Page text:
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Margo

April 4, 2014
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Don’t need to write her second name, and she doesn’t need the likes of me to pay her tribute. I can’t think of a politician in my lifetime who has been so respected. Or so loved. And, when it came to integrity, she was in a class of her own.

However, I did meet her a number of times and her impact was such that I would like to record it – though many, many people in Scotland will have had similar experiences thanks to her energy and dynamism.

I first met her in the early eighties. She was guest speaker at the foundation of the SNP’s Marchmont Branch – it was my task to meet her at the airport and get her to the venue.

I was twenty something, and greeting the London flight I had all the nerves you would expect from someone about to meet a hero.

While I waited, as you do, I rehearsed my greeting: “Hallo, Margo, I’m from Marchmont SNP.” “Hello, I’m Sean. From Marchmont SNP.” Hi! The car’s outside….”. The more I tried to prepare, the worse I got.

Suddenly, the familiar figure was coming down the steps. Before I could open my mouth, she came towards me:
“Sean? Hallo! Thanks for coming – I’ve no luggage but I’m dying to stretch my legs.”

I think she talked all the way into town – it was as if she’d known me all her life. Later we all came to know that that was just Margo – but for me just then, it was a revelation.

After the hugely successful meeting, she asked if I could give her a lift to Dean Village. There followed more chat – about the Branch and the possibilities in the future. By the time I dropped her off, I felt totally comfortable in her company. But, as I reversed the car, there was a knock on the window. As I wound it down she was pointing to the back seat – “I forgot my poly bag,” she said. It’s my nightie – I’m staying with a friend!” – and with a big wink she grabbed the bag and gave a wave. I could have had a political scoop that night – but for a combination of naivity and discretion!

Over the years I would invite her to speak in the various schools in which I taught. Along with Neil McCormack and Jim Sillars, she had the most impact of any of the political figures whom I invited over the years – and that included former Cabinet Ministers and folk from all parties. With Neil it was his intellect and his ability to put over the message simply, with Jim it was his passion, but with Margo it was, above all else, her humanity – and the way in which it connected with people.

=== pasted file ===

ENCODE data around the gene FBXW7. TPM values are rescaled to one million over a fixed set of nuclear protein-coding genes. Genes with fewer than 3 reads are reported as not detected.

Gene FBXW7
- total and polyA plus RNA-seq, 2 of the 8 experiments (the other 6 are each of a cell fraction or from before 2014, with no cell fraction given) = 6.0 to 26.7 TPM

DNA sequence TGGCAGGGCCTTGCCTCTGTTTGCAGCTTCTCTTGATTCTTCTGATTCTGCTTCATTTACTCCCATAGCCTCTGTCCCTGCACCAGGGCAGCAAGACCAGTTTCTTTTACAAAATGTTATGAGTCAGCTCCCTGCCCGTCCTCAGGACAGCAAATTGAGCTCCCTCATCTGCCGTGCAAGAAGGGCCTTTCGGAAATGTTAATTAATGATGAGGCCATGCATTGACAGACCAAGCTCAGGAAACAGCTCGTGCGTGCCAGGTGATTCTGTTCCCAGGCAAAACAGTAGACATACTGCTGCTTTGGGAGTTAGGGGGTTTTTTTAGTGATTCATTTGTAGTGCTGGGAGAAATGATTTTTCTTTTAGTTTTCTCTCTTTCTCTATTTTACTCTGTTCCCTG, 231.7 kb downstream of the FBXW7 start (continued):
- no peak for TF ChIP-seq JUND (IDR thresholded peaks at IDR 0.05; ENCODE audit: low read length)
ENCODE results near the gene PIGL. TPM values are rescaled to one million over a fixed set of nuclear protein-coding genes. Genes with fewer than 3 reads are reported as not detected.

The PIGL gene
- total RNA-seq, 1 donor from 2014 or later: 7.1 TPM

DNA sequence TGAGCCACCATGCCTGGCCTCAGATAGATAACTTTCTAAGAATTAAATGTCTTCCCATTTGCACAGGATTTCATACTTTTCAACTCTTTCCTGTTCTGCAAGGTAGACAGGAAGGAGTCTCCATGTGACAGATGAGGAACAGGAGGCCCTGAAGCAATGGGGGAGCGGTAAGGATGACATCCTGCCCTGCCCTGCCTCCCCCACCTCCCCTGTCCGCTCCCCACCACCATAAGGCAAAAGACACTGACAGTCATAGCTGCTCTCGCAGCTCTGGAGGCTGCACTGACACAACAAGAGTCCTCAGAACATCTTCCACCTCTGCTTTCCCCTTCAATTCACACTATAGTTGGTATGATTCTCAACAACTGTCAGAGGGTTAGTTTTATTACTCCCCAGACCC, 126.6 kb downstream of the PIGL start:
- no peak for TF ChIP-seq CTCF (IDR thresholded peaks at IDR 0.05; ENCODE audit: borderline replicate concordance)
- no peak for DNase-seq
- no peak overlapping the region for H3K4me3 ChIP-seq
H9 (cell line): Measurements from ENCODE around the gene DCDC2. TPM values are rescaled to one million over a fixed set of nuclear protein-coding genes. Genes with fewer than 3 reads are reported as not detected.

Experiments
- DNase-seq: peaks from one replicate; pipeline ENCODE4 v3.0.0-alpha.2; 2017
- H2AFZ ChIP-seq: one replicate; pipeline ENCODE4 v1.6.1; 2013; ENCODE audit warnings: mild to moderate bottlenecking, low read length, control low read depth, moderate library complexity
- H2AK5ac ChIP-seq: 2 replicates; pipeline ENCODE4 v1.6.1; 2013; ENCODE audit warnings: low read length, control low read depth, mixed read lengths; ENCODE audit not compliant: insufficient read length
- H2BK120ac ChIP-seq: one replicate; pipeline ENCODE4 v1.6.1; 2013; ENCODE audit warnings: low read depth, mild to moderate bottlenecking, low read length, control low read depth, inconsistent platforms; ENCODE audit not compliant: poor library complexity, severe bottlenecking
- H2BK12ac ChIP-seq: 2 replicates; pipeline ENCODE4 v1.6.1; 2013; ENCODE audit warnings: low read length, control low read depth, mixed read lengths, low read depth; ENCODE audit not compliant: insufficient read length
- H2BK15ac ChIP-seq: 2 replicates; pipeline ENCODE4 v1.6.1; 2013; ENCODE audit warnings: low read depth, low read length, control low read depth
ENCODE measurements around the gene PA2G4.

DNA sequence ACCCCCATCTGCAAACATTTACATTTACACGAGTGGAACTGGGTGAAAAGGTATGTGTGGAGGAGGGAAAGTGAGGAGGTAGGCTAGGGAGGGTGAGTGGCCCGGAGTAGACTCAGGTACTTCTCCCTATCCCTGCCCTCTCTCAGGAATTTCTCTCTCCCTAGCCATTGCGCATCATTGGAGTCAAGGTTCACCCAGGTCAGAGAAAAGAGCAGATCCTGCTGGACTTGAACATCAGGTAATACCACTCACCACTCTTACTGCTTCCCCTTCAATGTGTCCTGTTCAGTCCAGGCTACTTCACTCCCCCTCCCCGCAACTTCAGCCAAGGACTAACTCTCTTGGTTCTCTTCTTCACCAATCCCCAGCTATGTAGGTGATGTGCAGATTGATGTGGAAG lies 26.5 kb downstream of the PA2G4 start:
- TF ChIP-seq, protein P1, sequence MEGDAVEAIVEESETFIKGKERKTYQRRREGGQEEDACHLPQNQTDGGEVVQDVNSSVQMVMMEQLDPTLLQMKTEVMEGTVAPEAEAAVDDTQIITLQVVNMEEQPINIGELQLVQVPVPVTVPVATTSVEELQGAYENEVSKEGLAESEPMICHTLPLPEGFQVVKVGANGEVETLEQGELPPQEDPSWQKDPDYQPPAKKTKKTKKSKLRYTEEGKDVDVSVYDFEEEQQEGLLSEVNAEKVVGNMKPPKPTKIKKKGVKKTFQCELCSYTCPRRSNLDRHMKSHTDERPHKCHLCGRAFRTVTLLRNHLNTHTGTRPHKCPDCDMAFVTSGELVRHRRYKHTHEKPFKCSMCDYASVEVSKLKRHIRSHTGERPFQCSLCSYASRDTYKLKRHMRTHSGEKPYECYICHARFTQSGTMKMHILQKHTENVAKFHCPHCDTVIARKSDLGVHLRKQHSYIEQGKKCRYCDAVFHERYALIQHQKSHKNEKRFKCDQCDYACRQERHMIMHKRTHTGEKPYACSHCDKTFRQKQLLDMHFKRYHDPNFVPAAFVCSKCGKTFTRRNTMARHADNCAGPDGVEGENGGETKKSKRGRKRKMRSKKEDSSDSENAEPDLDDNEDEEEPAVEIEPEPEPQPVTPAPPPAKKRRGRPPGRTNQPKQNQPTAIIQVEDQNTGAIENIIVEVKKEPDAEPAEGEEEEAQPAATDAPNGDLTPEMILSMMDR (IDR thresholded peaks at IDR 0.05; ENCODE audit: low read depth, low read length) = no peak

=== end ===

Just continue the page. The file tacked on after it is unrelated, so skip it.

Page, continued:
Latterly, I would introduce her as the only politician I had ever voted for who had actually won, but she seldom talked direct politics to the pupils – even when it was part of a political forum. She talked about having opinions, getting involved, making a difference, being confident in your beliefs. But, in amongst the grand ideas would be clothes and make up, Hibs, her children and grandchildren, girls’ sport and the pleasure of being part of ‘the awkward squad’. Even in later years, when the travelling was difficult, she never let us down, always had us laughing and thinking in equal parts. She charmed the boys, of course, but she energized and motivated the girls, most of whom had never met or listened to a female politician who could connect with them so directly, in such every day language, and with such lack of pretension. I used to think as I listened to her that she must have been one helluva great PE teacher.

How she blossomed in those ‘Independent’ years as MSP for the Lothians. Freed from the kind of Party constraints which had never meant that much to her anyway, she became the conscience of the Parliament and, in many ways, of the nation. Her advice was freely given to all comers and was seldom ignored, as it was usually right. She didn’t suffer fools easily, but neither did she condemn them. Her husband’s twitter handle may be @NaeFear, but hers could well have been @NaeBitter.

She was a shining light in the frequent murk of politics; she brought respect to every cause she championed and hope to those she supported, and to those to whom she listened. To see and hear Margo in action was to realise that there is a better way, that politics can serve the people, and that ego and complexity don’t have to be part of the political package. She listened, she learned, and she fought. Oh how she fought.

It’s cruel to think we have lost her so close to the vote for which she worked all her political life, but her voice was never one which depended on her physical presence, it was always there, even in her absence, like commonsense. Her influence will remain, and she will be tapping on shoulders and asking uncomfortable questions of many as they head into the voting booths on September 18th. On that day, we have the opportunity to give her the only memorial she would ever have wanted.

For Jim – her partner in so many ways, for her girls and their families, and for all who knew and loved her, the world will be a little quieter, a little more predictable, and a lot less fun. The term ‘Blonde Bombshell’ will never be quite so redolent or relevant. We can only hope that their loss is made more bearable by the knowledge that she was loved without reservation across the country – and often in the most surprising places, a fact she enjoyed immensely.

The words on the Mace at the front of the Scottish Parliament read: “Wisdom, Integrity, Compassion, Justice”. They could have saved themselves the cost of the engraving. They only had to look over to the now empty chair in the back left corner of the chamber. All those values – and more, were personified by the woman from Hamilton, via Govan, and Edinburgh.

Maybe they should just leave that chair empty – who could fill it?

Thank you, Margo. Rest easy at last.